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Sign language

Sign language

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Sign language

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  1. Sign language

  2. Introduction Deaf children of deaf parents naturally acquire sign language as their first language. If they live in America, they will acquire American Sign Language, known as Ameslan or ASL.

  3. Alternate sign language It is a system of gestures developed by speakers for limited communication in a specific context where speech cannot be used. It is found in some religious orders and some working circumstances such as among bookmakers at racetracks and sawmill workers, etc. The user of an alternate sign language has another first (spoken) language. Primary sign language It is the first language of a group that does not have access to spoken language.

  4. Gestures and sign languages By: HessahSharafAlthubaiti

  5. Sign and gestures are rather different. Sign is like speech and is used instead of speaking, whereas gestures are mostly used while speaking. The gestures are just part of the way in which meaning is expressed and can be observed while people are speaking and singing. A distinction can be drawn between gestures and emblems. Emblems are signals such as “thumbs up” (=things are good)or “shush” (=keep quiet) that function like fixed phrases and do not depend on speech. Emblems are conventional and depend on social knowledge.

  6. Type of gestures: 1- Iconics Iconics are gestures that seem to be a reflection of the meaning of what is said. For example: When we trace a square in the air with a finger while saying I’m looking for a small box.

  7. 2- Deictics The term deictic means pointing and we often use gestures to point to things or people while talking. the gestures and the speech combine to accomplish successful reference to something that only exists in joint memory rather than in the current physical space.

  8. 3- Beats They are short quick movements of the hand or fingers. These gestures accompany the rhythm of talk and are often used to emphasize parts of what is being said or to mark a change from describing events in a story to commenting on those events.

  9. Oralism By Amal AL-Harbi

  10. Oralism is a method of teaching. This method, which dominated deaf education for a century, required that the students practice English speech sounds and develop lipreading skills. Despite its resounding lack of success, the method was never challenged, perhaps because of a belief among many during this period that, in educational terms, most deaf children could not achieve very much anyway.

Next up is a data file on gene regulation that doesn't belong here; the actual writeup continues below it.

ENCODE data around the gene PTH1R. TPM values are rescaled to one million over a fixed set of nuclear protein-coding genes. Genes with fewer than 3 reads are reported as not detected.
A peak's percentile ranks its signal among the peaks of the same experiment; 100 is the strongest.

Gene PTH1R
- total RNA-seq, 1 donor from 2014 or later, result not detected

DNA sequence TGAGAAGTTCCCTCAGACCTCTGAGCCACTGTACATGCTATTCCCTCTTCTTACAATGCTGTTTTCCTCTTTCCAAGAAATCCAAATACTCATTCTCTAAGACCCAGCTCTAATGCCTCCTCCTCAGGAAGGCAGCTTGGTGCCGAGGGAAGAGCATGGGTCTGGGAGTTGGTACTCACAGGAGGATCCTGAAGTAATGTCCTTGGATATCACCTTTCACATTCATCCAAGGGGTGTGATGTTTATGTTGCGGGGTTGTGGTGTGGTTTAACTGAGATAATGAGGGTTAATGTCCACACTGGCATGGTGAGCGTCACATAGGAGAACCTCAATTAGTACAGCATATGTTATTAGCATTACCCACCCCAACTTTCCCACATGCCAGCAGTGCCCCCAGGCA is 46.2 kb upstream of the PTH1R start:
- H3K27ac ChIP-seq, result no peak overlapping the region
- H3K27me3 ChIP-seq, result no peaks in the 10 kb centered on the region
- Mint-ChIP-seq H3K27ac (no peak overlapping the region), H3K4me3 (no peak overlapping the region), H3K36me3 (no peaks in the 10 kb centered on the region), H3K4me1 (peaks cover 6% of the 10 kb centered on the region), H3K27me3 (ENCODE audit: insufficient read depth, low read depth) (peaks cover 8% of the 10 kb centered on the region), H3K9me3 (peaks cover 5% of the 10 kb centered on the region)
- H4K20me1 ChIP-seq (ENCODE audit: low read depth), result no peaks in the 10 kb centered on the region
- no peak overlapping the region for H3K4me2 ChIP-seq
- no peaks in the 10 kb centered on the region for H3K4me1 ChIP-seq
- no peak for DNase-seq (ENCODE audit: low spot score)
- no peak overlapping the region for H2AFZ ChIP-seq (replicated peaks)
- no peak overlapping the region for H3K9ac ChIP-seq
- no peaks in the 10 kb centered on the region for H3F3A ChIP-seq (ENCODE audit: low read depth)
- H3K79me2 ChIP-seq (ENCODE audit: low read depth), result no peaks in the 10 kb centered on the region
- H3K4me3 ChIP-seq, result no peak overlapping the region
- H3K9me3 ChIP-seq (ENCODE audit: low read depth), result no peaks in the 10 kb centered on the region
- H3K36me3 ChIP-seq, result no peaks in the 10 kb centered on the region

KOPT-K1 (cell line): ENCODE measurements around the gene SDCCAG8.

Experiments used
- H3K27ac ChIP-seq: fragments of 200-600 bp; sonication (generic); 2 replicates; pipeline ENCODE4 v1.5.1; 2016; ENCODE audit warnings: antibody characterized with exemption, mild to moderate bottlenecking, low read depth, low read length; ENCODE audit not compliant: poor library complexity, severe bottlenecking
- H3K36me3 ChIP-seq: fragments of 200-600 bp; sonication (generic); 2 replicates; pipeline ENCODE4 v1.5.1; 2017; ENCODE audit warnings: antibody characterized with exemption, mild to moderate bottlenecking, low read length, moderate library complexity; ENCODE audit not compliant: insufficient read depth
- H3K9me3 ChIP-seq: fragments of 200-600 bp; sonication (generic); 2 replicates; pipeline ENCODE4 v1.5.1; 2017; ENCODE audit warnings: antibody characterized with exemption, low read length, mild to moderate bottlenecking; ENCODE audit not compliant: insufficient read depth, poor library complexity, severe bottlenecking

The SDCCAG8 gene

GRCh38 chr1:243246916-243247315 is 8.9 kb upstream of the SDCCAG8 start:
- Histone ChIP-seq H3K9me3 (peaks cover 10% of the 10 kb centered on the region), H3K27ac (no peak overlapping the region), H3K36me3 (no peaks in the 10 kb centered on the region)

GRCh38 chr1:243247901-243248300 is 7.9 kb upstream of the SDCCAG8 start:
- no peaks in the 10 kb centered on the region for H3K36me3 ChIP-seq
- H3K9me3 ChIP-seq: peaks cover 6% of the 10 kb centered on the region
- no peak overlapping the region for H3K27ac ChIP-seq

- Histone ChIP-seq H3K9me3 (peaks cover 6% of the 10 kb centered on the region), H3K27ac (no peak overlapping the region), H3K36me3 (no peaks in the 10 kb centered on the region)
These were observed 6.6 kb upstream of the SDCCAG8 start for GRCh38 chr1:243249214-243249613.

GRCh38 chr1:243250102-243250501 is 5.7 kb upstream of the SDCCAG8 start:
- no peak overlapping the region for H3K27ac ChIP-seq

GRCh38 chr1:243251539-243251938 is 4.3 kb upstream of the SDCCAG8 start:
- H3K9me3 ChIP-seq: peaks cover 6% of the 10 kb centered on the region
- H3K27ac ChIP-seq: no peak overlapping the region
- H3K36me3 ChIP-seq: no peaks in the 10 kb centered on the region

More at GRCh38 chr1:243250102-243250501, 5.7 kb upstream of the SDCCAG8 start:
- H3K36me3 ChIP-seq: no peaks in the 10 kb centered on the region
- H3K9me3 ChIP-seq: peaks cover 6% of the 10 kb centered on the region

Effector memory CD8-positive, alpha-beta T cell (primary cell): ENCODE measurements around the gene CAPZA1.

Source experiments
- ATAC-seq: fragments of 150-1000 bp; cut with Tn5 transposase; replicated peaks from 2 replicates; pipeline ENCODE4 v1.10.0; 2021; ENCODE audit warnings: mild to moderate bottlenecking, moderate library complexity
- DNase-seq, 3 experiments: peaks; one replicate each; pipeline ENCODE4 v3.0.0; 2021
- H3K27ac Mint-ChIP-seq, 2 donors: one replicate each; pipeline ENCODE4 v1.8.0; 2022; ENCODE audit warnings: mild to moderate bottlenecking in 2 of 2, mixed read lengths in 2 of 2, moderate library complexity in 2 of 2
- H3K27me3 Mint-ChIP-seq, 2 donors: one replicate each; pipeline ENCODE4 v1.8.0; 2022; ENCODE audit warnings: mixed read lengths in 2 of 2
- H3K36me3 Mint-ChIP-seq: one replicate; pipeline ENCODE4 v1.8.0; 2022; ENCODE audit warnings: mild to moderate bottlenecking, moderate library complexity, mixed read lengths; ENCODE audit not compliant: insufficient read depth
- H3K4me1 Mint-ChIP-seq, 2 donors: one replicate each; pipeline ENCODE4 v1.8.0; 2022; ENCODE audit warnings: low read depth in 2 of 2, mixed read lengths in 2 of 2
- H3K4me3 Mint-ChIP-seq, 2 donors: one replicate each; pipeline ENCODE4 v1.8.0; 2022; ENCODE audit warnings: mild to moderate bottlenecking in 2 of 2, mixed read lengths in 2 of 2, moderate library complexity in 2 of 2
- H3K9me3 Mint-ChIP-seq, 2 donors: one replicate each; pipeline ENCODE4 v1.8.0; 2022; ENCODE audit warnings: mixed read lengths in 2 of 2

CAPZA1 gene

11. The method produced few students who could speak intelligible English and even fewer who could lipread. While oralism was failing, the use of ASL was flourishing. Many deaf children of hearing parents acquired the banned language at schools for the deaf from other children. It would seem that ASL is a rather unique language in that its major cultural transmission has been carried out from child to child.

  12. Signed English By: BashaierAlqurshi

  13. It is a means of producing signs that correspond to the words in an English sentence, in English word order. It is designed to facilitate = (ease) interaction between the deaf and the hearing community. Signed English

  14. o It's also called Manually Coded English or MCE.o It is a result of emphasizing learning written English, rather than spoken.o Signed English is neither English nor ASL.

  15. Advantages:It presents a much less formidable= (less difficult) learning task for the hearing parent of a deaf child and provides the parent with a communication system to use with the child.o Hearing teachers in deaf education can make use of Signed English when they sign at the same time as they speak (known as the simultaneous method).o It is also easier for those hearing interpreters who produce a simultaneous translation of public speeches or lectures for deaf audiences.o Many deaf people actually prefer interpreters to use Signed English because they say there is a higher likelihood of understanding the message.

  16. Disadvantage: When used to produce an exact version of a spoken English sentence, it takes twice as long as the production of that same sentence in either English or ASL.